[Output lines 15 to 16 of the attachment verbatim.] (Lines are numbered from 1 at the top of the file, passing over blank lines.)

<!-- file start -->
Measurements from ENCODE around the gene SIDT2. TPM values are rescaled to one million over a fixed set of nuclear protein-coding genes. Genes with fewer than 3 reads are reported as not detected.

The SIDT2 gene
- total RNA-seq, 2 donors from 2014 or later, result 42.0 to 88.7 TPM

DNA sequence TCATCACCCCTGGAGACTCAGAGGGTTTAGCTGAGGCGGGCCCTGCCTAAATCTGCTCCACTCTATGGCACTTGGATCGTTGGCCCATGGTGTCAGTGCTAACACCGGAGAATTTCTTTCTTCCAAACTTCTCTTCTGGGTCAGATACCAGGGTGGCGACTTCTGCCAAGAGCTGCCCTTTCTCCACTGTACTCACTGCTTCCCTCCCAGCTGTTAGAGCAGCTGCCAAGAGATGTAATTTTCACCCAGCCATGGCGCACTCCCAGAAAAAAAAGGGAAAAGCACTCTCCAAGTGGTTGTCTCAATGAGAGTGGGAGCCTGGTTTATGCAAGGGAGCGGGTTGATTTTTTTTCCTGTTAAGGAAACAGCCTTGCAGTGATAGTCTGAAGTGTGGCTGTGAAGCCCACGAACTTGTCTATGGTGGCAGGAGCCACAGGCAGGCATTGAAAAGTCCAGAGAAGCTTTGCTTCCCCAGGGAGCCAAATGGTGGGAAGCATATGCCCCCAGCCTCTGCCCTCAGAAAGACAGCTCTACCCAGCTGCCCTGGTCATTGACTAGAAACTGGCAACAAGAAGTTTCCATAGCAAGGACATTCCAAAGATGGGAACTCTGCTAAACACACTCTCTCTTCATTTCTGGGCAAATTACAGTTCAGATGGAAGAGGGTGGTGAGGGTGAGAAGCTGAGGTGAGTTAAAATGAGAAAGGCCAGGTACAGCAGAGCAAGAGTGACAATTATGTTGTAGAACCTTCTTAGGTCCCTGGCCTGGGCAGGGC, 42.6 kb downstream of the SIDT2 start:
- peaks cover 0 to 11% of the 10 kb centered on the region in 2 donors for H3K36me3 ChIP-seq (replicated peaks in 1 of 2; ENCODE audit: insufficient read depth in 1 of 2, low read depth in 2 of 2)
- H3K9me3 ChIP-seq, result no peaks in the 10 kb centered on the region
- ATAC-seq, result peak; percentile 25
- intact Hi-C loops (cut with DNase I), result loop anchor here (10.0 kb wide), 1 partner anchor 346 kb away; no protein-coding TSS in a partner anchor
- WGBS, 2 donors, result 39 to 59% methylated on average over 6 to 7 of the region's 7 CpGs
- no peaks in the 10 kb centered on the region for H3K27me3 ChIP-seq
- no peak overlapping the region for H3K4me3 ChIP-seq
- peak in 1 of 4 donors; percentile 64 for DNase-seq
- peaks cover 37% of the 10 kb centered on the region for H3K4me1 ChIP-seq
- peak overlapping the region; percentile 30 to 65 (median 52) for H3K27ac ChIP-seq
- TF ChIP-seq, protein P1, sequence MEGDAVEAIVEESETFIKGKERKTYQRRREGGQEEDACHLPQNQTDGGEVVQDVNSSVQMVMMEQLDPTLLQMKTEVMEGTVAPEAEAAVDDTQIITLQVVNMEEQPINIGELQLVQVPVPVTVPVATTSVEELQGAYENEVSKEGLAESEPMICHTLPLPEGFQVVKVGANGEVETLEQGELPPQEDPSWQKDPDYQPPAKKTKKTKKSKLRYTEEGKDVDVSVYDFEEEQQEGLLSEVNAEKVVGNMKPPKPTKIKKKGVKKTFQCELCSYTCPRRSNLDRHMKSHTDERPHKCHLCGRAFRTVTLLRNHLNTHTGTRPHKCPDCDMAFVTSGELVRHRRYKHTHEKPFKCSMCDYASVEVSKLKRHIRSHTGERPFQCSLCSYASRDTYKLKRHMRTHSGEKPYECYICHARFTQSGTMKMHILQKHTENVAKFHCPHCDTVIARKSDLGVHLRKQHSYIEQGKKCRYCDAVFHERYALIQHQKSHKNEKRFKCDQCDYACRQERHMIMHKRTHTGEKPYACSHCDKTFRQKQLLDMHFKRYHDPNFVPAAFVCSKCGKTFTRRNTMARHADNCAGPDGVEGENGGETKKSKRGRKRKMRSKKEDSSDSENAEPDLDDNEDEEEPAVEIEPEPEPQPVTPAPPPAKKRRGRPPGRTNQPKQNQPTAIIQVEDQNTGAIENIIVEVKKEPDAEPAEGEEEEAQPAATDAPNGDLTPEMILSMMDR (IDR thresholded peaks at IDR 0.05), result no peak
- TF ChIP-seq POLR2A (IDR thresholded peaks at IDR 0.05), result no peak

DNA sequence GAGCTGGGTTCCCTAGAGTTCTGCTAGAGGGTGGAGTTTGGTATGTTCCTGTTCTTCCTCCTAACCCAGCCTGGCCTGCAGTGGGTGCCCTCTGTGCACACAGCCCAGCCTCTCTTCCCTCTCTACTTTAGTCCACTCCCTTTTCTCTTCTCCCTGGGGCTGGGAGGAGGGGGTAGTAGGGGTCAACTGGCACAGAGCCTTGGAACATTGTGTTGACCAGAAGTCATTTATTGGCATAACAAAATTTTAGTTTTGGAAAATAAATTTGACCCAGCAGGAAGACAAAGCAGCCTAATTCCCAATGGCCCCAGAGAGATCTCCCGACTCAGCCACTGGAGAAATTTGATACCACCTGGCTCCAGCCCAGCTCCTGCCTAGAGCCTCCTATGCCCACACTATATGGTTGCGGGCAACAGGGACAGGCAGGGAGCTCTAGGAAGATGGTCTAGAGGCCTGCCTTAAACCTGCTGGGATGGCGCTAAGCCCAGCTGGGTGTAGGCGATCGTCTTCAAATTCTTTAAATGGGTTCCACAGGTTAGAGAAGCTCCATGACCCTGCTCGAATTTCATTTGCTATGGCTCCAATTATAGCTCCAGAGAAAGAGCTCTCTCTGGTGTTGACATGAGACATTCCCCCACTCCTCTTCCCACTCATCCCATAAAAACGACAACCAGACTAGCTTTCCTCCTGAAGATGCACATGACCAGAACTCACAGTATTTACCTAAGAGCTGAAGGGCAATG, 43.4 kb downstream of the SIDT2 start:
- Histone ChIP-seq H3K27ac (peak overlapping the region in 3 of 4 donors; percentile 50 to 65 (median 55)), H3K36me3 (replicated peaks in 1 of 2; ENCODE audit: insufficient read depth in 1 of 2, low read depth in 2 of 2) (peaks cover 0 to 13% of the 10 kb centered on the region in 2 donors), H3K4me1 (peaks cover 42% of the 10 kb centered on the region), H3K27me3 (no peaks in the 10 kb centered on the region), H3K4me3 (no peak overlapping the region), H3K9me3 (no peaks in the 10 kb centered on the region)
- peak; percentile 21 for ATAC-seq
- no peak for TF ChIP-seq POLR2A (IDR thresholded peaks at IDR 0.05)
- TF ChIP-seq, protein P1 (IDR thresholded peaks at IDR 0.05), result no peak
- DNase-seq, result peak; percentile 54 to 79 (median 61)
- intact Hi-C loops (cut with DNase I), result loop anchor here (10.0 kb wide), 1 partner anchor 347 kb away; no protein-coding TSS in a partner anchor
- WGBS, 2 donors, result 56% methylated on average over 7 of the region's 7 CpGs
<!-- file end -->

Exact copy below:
- TF ChIP-seq, protein P1, sequence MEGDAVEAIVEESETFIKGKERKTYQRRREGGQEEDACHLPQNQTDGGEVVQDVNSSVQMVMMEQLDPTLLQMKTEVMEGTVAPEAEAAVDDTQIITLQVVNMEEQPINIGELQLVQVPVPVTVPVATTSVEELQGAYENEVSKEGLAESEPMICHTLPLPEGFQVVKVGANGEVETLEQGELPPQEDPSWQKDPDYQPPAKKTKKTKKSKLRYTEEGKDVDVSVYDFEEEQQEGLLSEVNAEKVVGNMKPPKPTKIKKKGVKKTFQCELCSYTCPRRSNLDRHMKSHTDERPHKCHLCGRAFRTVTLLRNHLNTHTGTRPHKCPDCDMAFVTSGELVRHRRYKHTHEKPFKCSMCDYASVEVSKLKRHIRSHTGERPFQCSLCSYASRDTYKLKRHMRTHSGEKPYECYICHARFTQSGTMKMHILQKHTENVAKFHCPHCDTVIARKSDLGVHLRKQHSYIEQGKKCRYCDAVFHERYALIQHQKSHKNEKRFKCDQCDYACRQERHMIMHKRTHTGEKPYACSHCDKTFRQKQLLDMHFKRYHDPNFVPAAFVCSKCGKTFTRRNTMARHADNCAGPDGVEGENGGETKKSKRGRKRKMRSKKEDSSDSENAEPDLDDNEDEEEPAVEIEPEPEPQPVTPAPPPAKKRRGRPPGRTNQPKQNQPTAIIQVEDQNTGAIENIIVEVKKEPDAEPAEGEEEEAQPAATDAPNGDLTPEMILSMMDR (IDR thresholded peaks at IDR 0.05), result no peak
- TF ChIP-seq POLR2A (IDR thresholded peaks at IDR 0.05), result no peak